We implemented our study with a medium-sized utility company (“the Utility”) in the north- eastern United States and a third-party contractor (the “Implementer”) that implements standard home energy reports. During the winter of 2015, the Implementer mailed four home energy reports on an opt-out basis to 10,000 randomly-selected Utility residential natural gas consumers. The Utility plans to continue these same customers on a home energy report program in winter 2016. In the same envelope as the final report of 2015, we included an incentive-compatible multiple price list (MPL) survey that allows us to measure each household’s willingness-to-pay (WTP) for the next winter of home energy reports and construct a demand curve for continued reports.
Aside from simply measuring the demand curve, our design also involved several useful features. First, out MPL questions were structured such that they allow recipients to reveal positive or negative WTP. This is important because a small number of consumers opt out of home energy reports, implying that they dislike them enough to bear the time costs of opting out. Second, to test the channels through which the reports might affect willingness-to-pay, we randomly assigned households to three different survey versions. One cued the reports’ social comparison feature, the second cued the environmental benefits of energy conservation, and the the third was a control.
Third, we carefully designed the survey to be able to address non-response. This is important because the intervention is delivered on an opt-out basis, meaning that we are interested in welfare effects across the entire 10,000-household population receiving the reports, but many recipients will not respond to our MPL survey. The direction and magnitude of non-response bias is an empirical question: non-responders might be more likely to have zero or negative WTP (this is very likely the case for people who do not open the home energy reports and thus never see the survey), but some might have positive WTP but a high cost of time for survey response. To address this, we carried out “intensive follow-up” (DiNardo, McCrary, and Sanbonmatsu 2006) by re-surveying a randomly-selected 2/3 of the original survey population. Comparing average WTP in the base and intensive follow-up groups suggests the direction of non-response bias, and the ratio of the WTP difference to the change in response rates suggests the magnitude. Thus, we can evaluate welfare effects within the sample of respondents and extrapolate (under functional form assumptions) to the entire treated population.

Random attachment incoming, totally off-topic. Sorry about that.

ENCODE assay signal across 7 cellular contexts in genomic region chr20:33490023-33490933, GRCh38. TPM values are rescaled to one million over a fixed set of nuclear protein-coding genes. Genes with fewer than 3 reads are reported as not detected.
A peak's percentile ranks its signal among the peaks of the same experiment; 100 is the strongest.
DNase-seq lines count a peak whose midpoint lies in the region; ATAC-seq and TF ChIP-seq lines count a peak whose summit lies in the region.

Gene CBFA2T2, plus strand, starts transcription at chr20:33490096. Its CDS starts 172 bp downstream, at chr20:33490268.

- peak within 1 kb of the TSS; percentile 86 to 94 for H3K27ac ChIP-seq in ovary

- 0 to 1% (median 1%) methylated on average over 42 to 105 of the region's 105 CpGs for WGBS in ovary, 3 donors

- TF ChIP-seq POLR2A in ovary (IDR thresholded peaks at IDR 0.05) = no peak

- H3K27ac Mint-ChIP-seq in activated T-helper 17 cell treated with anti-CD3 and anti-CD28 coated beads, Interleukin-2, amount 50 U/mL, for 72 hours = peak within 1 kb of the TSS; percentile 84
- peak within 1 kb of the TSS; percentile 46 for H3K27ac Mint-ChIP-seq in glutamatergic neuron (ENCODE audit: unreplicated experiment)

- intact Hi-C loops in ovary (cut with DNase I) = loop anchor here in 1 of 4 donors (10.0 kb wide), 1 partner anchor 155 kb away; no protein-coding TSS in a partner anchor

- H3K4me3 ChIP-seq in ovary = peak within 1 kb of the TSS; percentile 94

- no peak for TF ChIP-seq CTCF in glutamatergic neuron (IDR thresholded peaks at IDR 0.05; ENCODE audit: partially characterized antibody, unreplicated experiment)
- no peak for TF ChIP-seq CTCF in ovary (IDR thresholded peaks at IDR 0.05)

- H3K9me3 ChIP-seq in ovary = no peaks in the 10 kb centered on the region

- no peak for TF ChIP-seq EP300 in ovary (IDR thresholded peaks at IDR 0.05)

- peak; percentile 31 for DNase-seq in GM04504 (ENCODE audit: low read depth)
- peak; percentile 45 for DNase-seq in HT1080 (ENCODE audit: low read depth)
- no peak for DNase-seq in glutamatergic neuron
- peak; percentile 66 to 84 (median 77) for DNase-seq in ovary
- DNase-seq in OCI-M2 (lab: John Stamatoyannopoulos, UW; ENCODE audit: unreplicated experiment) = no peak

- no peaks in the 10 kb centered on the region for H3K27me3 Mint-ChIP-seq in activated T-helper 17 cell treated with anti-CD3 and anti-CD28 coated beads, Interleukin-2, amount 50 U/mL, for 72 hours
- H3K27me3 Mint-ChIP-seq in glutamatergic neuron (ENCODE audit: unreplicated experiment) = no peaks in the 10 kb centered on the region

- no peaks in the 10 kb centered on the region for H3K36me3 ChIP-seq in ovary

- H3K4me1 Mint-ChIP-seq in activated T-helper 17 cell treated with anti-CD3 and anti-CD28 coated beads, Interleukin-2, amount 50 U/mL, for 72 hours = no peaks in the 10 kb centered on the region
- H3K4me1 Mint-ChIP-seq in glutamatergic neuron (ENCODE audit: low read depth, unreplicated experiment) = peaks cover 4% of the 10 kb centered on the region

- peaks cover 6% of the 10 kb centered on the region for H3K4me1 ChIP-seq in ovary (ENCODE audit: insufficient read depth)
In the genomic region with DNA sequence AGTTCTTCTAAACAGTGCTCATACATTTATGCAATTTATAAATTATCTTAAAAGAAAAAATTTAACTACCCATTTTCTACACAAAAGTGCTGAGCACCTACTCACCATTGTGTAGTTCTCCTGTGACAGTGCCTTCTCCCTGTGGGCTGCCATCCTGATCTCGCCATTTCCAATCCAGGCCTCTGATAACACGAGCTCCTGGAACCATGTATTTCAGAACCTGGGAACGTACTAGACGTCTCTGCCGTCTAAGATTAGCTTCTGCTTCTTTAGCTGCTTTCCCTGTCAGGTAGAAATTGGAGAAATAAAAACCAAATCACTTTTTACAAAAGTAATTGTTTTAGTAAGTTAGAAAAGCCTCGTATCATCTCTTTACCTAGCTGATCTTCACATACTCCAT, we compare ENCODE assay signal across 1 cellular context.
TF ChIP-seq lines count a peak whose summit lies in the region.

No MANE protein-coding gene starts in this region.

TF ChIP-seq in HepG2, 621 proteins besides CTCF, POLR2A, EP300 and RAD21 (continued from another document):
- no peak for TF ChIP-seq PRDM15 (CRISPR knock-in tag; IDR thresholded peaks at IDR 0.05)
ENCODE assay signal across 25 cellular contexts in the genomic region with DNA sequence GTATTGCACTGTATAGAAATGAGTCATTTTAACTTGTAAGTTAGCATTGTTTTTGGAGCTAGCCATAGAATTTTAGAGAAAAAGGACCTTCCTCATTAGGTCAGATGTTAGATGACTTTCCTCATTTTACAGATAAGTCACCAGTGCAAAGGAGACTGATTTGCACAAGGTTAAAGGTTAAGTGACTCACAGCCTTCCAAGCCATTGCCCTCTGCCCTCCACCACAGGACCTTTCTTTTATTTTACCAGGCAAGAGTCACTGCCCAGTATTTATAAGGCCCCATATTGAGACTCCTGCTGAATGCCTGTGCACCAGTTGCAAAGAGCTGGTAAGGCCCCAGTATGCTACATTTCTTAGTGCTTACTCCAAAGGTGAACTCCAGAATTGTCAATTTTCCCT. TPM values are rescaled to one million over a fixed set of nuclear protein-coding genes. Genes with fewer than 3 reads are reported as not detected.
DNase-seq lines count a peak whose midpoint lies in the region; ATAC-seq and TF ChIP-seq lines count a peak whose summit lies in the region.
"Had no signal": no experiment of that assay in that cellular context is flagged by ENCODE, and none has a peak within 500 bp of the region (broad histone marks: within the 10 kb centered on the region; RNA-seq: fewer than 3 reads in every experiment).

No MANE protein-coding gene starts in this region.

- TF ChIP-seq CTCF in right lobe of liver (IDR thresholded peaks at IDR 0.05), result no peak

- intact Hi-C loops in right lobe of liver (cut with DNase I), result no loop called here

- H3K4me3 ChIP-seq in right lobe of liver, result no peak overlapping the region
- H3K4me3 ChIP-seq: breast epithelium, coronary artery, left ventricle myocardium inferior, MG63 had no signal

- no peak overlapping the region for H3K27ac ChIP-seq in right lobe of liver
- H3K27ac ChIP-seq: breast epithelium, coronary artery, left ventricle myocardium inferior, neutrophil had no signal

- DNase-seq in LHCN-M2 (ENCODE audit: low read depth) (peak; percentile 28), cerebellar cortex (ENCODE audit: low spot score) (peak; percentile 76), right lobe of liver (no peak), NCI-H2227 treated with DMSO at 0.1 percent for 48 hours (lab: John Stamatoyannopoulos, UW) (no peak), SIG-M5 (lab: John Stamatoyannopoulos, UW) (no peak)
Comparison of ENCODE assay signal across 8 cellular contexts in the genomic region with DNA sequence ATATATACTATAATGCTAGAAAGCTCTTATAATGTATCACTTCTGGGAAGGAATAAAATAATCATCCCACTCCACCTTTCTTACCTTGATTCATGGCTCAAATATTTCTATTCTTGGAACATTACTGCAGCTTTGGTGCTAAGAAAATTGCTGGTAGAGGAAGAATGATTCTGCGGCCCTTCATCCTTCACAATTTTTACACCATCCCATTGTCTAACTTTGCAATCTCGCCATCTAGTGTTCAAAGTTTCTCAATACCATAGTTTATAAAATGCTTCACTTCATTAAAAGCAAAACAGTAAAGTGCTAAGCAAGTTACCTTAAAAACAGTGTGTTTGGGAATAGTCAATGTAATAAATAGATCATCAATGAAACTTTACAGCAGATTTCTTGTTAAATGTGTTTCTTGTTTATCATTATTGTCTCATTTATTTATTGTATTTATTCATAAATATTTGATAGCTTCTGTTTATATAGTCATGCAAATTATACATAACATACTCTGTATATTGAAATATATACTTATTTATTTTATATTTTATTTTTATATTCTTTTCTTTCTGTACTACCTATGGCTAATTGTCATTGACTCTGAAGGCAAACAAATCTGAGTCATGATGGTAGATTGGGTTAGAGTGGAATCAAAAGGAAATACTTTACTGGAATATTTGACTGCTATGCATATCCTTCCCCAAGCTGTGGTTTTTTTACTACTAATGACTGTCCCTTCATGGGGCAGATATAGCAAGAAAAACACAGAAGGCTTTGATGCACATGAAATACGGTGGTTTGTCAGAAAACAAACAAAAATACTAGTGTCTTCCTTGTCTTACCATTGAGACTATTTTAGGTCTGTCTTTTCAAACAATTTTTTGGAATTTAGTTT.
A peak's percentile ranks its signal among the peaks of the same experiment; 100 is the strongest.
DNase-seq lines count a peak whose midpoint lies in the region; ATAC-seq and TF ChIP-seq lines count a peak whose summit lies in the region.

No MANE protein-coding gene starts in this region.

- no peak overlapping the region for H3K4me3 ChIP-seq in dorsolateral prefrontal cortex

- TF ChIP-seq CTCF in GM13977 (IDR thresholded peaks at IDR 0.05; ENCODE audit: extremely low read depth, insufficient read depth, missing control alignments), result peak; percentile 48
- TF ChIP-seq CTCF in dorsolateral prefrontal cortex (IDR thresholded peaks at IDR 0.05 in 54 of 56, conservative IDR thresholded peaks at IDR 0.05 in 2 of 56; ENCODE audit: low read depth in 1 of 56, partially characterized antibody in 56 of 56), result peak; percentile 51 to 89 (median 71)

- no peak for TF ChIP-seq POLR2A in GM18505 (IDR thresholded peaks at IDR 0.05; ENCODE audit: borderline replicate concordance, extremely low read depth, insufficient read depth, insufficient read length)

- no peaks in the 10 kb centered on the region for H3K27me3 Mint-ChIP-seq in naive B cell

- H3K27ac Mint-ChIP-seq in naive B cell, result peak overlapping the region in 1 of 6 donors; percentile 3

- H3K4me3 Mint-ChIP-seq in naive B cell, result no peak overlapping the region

With the basic empirical results in hand, we can carry out a full welfare evaluation of continuing the home energy report program. The welfare effects of continuing the program are the sum of effects on consumer welfare (the area under the demand curve), minus the cost of mailing the reports, plus the reduction in uninternalized energy use externalities. We compare this to the more traditional cost effectiveness metric, which compares the program implementation cost to the social cost of energy. By ignoring consumer welfare effects, the traditional metric could generate very different results.
One potential criticism of our approach might be that it “takes revealed preference too seriously”: if one motivation for the program is that consumers are poorly informed about energy use, why should we assume that their valuations are well-informed? Conceptually, it is important to re- member that WTP is assessed after recipients are experienced with the intervention, so they should be capable of valuing it. Our empirical data also allow us to provide additional evidence. One specific concern might be that consumers know the costs they incur in conserving energy, but they do not know the benefits because it is difficult to infer financial gains of particular energy conservation actions. (“How much did we save last month because we turned the lights off more?”) To test this, we elicit beliefs over the average energy cost savings induced by the intervention and compare that to the true empirical estimates. A second and more conceptually challenging concern is that consumers might tend to be optimistically biased about their energy use compared to neighbors, and willingness to pay is low because the intervention reveals the truth. As in Brunnermeier and Parker (2005) and Oster, Shoulson, and Dorsey (2013), there is then some question about whether welfare analysis should respect or ignore a reduction in consumer surplus from eliminating optimism bias. To calibrate robustness checks in the welfare analysis, we ask report recipients whether they were initially positively or negatively surprised by the social comparison information, and we can adjust welfare estimates to account for correlation between low WTP and initial overoptimism.